With regard to the Christmas treee with ornament photo, I actually prefer the #1 R5 photo. To my untrained eye it appears brighter, shows more details and looks more "real" to me.

    I suspect my eyes and photo peeping skills are similar to some of your ralatives that you mentioned above (not very technical). Thanks for taking the time to share.
    Scott

  9. #19
    Super Moderator Kayaker72's Avatar
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    Quote Originally Posted by Always Looking View Post
    To be honest I have almost no interest in film as I barely make time to use my digital gear. Keep in mind that I still consider myself a beginner, but find myself learning from people on this forum as they share openly and inform people like me.

    That being said, I examined all of the "peace" signs closely without peaking to see which camera took the shot. I noticed immediately that #4, #6 and #7 had much less detail on the right side (closest to the lens) of the letter A. Specifically, in my mind with the R5, it looks like the edge has relatively fresh paint on it and it pretty smooth, then when you look at #3 and #5 they look like the A was hand made many years ago. One minght think this is actualy a family herilom that that has been passed down for genereatiions. With the fine details of the film version, I personally think it tells a better story.

    With regard to the Christmas treee with ornament photo, I actually prefer the #1 R5 photo. To my untrained eye it appears brighter, shows more details and looks more "real" to me.

    I suspect my eyes and photo peeping skills are similar to some of your ralatives that you mentioned above (not very technical). Thanks for taking the time to share.
    Thanks Scott.

    This has turned into a bit of a dive for me, but I've always been a bit curious about film. Not so much to get into it, but just wondering "how good is/was it" type of thing.

    I am still looking into the resolving power of film, as it does not seem simple. But, I can totally see what you describe in the "A". There may be two aspects of film coming into play: 1) Potentially impressive resolving power; and 2) Film manufacturers may be "cheaters." Of course, the third option is I did underexpose the MF relative to the R5.

    But, assuming it was a legitimate difference between film and digial, a quick explanation.

    Film may have more impressive resolving power than I appreciated. Keeping this on the simple side, Fujifilm reports the resolving power of their film and several people rave about Velvia 50 for its rendering and detail. Looking at Fujifilm's site, they list the resolving power of Velvia 50 at 160 line pairs per mm (lp/mm).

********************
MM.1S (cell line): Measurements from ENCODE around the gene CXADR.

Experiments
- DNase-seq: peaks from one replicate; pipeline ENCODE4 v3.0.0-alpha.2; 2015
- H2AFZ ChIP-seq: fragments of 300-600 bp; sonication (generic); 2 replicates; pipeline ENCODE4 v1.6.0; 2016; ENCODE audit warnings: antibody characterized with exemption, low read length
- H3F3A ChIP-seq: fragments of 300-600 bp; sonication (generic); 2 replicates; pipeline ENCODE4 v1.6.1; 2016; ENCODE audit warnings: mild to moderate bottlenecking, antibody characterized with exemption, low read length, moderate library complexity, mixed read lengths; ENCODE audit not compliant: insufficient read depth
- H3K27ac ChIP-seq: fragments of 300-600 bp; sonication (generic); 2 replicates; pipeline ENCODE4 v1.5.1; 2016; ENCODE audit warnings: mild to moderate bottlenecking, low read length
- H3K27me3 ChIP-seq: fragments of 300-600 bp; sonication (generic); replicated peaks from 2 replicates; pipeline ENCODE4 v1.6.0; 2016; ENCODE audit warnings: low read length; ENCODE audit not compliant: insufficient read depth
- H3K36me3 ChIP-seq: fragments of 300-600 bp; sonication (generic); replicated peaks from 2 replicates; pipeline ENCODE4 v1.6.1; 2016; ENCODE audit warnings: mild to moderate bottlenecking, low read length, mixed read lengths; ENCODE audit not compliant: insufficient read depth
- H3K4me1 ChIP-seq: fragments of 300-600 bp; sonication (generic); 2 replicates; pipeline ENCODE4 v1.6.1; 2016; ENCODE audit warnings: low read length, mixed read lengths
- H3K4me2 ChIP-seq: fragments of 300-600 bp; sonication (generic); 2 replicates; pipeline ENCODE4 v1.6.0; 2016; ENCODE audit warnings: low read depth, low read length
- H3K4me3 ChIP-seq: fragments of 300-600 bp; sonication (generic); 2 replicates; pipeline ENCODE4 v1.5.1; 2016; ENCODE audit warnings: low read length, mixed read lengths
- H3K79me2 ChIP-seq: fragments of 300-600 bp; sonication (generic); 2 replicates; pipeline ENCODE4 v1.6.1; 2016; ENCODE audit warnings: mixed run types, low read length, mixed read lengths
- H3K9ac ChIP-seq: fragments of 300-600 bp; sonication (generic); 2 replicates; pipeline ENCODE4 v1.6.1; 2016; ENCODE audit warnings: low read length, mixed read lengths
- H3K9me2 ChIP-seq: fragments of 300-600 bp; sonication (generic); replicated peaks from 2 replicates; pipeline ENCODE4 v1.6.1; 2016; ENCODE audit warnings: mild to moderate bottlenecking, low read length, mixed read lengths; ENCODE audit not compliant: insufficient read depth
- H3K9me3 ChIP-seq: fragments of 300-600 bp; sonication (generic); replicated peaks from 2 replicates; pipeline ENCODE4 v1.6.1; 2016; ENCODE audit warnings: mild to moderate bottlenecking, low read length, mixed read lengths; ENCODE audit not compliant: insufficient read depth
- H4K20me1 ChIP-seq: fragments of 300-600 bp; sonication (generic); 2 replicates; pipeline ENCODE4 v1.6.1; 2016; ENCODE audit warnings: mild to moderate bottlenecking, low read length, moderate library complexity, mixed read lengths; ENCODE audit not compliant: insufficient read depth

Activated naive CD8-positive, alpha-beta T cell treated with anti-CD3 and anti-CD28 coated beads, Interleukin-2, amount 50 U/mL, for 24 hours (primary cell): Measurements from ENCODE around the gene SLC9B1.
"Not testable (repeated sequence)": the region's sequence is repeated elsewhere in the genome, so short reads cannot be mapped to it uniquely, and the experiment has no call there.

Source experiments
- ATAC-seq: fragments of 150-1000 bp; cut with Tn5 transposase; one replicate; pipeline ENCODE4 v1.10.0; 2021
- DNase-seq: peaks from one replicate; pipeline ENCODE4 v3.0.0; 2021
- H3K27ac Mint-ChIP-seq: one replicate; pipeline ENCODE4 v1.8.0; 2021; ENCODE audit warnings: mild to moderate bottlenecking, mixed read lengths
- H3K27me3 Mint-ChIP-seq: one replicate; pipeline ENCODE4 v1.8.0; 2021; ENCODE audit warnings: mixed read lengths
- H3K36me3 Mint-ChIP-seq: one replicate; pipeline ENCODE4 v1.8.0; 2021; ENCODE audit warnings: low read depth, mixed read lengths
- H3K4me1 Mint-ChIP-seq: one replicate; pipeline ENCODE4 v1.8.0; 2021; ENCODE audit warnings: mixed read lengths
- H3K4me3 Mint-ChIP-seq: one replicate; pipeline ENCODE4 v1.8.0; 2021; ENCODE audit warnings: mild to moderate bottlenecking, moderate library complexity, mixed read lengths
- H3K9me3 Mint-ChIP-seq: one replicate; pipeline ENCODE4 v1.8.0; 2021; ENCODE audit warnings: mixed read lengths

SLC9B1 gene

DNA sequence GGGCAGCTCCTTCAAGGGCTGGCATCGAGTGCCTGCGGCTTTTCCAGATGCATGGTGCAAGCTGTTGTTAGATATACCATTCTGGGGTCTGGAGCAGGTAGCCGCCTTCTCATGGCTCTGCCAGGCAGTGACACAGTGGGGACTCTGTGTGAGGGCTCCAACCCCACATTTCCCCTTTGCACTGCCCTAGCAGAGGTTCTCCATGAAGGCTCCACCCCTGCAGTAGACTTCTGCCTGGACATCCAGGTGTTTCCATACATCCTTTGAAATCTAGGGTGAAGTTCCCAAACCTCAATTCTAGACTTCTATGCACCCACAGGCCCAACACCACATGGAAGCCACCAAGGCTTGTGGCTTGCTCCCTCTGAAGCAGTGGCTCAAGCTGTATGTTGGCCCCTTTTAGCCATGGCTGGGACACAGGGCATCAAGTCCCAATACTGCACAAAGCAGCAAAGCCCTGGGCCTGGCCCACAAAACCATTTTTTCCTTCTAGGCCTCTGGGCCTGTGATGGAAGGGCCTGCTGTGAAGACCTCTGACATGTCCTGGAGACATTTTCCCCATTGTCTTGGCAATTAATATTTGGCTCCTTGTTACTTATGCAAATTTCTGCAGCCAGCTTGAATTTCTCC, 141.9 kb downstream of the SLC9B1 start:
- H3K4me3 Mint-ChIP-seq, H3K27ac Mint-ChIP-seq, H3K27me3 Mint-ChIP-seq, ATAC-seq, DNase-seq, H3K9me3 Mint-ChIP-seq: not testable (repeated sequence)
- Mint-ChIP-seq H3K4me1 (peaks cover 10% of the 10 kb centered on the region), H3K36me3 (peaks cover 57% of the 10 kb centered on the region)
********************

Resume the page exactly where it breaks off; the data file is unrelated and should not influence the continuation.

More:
Converting this, a line pair is two lines, that means 320 lines per mm. Assuming a line is a single row of pixels, that gives us the digital equivalent of 320 pixels per mm. Then some quick math: 36 mm x 320 = 11,520; and 24 mm x 320 = 7,680 or, 11,520 x 7,680 = 88.5 MP equivalent to digital. My 645 MF film camera would be ~238 MP equivalent.

    So, if we just take Fujifilm at their word, digital still has not caught up to film in terms of resolving power. Fujifilm backs this up with MTF charts. Velvia ISO 50 is on their page 48, PDF page 24.

    This is where you can start to see the "cheating." Notice the MTF chart was that it peak significantly above 100% response. In most instances, that isn't possible. This guy has looked at this and has noticed with Velvia 50 (not all film) had whiter whites and blacker blacks than expected right at the boundary of the white and the black. Thus, the differential is greater than 100% of the contrast ratio of the chart.

    Did something like this come into play with Kodak Portra 400 used to shoot the "A"? Not sure, but on the last page you can see Portra 400 has a similar MTF curve (last page in link). Also, if you are wondering, I think FujiFilm extrapolates their curve out to 7% response to get the 160 LP/mm value, but their curve does end before you reach 160 LP/mm and 7% line is bolded. In reading about how MTFs work, it seems like 2-5% response is still visible contrast.

    I am still working on if converting LP/mm at 1000:1 contrast ratios translates as linearly as I did just above and have seen a few others do online. With film, they do indicate that resolving power drops with lower contrast. Using the Velvia 50 as a reference, they rate it at 160 LP/mm at 1000:1 and 80 LP/mm at 1.6:1 contrast ratio. Also, I came across this test where the 24 MP Sony A900 looks a lot better than various films. So, true resolution is not settled in my mind....

    If people are interested, and also for my future reference: resolution units, Understanding MTF curves, and How to Read MTF curves.
    Last edited by Kayaker72; 02-07-2022 at 01:10 PM.

  10. #20
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    Don't know much about film but I wonder how the size of silver halide crystals compares to pixels?